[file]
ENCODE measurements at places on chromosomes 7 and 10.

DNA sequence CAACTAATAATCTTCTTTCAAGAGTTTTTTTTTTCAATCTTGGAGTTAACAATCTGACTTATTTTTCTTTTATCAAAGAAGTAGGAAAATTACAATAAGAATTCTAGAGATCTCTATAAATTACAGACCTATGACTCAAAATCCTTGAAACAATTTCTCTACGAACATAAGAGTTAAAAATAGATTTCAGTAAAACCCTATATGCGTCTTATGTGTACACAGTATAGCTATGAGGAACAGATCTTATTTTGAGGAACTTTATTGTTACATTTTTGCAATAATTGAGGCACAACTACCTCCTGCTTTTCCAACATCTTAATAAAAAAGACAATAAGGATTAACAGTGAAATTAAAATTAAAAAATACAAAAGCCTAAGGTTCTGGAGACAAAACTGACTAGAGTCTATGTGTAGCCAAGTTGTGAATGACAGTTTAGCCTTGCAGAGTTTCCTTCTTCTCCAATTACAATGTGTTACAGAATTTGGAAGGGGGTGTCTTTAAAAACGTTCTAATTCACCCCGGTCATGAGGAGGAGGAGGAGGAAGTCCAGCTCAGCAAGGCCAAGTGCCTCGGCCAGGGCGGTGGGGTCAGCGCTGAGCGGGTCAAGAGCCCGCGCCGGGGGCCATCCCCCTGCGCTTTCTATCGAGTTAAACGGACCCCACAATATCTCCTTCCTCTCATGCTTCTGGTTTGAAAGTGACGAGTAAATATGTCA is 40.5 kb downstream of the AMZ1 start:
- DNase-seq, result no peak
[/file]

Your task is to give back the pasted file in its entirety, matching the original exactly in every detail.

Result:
ENCODE measurements at places on chromosomes 7 and 10.

DNA sequence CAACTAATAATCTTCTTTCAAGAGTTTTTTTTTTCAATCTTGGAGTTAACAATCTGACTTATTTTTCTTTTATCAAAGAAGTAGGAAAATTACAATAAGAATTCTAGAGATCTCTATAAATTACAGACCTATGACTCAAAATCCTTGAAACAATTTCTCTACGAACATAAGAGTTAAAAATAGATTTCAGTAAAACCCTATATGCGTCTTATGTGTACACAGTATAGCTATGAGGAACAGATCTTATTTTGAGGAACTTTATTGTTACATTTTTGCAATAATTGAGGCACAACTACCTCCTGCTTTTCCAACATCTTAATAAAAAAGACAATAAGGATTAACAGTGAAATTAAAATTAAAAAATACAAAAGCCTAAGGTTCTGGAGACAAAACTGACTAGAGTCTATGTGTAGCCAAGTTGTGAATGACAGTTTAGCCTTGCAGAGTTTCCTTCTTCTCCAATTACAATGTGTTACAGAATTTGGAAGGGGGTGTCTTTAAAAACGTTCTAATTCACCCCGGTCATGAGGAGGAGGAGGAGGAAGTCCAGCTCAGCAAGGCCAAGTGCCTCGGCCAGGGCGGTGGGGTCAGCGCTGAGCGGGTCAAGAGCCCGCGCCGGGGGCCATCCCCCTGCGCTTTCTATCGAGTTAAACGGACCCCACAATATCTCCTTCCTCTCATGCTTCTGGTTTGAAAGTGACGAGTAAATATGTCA is 40.5 kb downstream of the AMZ1 start:
- DNase-seq, result no peak